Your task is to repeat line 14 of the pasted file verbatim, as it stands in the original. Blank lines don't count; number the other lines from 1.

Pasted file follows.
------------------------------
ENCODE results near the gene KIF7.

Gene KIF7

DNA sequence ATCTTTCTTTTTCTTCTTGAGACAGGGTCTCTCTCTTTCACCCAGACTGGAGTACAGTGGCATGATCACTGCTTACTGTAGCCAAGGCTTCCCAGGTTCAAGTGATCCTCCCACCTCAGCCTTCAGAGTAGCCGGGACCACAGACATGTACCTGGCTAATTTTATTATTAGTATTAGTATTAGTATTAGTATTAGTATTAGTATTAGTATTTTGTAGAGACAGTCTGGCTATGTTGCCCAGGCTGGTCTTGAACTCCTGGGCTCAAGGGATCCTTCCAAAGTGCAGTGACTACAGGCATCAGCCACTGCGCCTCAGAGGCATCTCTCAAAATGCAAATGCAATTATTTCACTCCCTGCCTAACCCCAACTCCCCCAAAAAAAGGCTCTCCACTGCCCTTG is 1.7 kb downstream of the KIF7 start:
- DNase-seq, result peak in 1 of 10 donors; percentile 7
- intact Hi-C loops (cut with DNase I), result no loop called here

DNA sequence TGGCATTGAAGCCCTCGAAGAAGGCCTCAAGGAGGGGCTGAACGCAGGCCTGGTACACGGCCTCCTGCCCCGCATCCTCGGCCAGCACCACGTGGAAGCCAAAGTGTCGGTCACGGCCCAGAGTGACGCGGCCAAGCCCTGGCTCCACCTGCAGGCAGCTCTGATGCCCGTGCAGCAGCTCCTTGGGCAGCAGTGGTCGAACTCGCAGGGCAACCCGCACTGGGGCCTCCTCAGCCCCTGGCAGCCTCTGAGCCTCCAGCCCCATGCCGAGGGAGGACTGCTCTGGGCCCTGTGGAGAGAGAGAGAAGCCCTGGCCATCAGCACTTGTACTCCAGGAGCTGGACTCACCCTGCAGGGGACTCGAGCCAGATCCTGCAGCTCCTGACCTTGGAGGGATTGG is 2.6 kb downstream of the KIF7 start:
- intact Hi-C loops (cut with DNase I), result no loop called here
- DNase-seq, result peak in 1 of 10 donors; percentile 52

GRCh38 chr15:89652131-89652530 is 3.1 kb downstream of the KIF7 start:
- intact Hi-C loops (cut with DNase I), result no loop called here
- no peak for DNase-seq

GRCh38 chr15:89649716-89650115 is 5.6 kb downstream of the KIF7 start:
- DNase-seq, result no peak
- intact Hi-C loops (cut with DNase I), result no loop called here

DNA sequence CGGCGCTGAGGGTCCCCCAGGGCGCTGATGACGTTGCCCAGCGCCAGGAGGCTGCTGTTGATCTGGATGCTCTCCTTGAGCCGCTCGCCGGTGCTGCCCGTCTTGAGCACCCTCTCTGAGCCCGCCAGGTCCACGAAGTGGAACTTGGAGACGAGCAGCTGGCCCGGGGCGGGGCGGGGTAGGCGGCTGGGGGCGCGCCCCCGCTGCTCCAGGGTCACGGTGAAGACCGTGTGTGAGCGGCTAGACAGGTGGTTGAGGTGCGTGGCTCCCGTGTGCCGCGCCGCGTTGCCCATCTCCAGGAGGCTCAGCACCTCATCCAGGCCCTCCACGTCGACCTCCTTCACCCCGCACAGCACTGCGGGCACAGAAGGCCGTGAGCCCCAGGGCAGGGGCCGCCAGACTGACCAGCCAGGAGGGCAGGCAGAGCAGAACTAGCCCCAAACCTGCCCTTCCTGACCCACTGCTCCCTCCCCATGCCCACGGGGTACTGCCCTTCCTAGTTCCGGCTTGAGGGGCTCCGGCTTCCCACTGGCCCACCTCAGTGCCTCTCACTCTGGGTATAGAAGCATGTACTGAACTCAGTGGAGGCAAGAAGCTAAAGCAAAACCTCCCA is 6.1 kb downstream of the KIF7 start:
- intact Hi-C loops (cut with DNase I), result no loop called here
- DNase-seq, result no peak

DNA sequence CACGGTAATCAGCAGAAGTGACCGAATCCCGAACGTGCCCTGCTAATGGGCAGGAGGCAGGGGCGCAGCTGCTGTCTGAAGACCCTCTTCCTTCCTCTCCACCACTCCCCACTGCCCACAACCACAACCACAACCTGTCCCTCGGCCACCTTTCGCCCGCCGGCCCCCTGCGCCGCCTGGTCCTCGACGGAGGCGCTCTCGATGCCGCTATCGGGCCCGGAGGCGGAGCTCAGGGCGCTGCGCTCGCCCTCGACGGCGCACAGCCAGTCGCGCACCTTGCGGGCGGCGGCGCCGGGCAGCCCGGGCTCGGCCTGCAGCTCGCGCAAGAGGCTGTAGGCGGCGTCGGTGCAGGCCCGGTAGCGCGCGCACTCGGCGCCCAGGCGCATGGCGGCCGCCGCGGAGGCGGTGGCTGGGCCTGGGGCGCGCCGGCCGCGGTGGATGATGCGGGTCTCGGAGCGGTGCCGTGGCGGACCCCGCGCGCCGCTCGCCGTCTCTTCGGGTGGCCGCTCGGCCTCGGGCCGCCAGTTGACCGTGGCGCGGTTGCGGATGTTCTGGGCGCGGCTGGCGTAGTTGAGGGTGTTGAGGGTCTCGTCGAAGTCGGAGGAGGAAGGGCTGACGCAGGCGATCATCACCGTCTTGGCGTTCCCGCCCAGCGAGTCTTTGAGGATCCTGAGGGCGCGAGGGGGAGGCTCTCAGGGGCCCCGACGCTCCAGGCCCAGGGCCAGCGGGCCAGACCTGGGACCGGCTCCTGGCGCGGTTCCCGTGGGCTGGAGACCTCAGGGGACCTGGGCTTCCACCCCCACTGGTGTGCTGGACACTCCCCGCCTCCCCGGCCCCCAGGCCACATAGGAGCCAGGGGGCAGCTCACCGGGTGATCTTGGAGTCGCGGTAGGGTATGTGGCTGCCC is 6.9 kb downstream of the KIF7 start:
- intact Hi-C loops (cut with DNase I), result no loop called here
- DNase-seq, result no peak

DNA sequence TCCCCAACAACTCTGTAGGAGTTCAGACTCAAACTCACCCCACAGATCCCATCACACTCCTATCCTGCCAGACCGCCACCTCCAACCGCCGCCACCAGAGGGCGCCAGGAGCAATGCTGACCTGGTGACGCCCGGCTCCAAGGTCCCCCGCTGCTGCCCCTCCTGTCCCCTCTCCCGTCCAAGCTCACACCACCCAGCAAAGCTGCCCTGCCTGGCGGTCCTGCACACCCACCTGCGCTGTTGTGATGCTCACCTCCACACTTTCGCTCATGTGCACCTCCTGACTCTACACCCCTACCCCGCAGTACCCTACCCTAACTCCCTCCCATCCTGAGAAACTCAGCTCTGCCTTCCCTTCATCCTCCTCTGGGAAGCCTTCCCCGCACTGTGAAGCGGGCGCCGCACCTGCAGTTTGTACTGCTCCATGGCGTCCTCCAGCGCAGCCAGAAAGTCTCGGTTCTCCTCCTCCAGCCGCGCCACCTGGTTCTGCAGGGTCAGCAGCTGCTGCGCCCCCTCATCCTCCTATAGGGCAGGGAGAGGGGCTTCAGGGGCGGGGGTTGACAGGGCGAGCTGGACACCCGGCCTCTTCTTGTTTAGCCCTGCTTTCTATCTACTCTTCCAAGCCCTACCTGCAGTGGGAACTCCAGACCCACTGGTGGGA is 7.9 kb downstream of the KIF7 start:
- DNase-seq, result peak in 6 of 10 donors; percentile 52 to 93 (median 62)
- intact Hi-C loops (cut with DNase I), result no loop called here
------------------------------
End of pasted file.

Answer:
- intact Hi-C loops (cut with DNase I), result no loop called here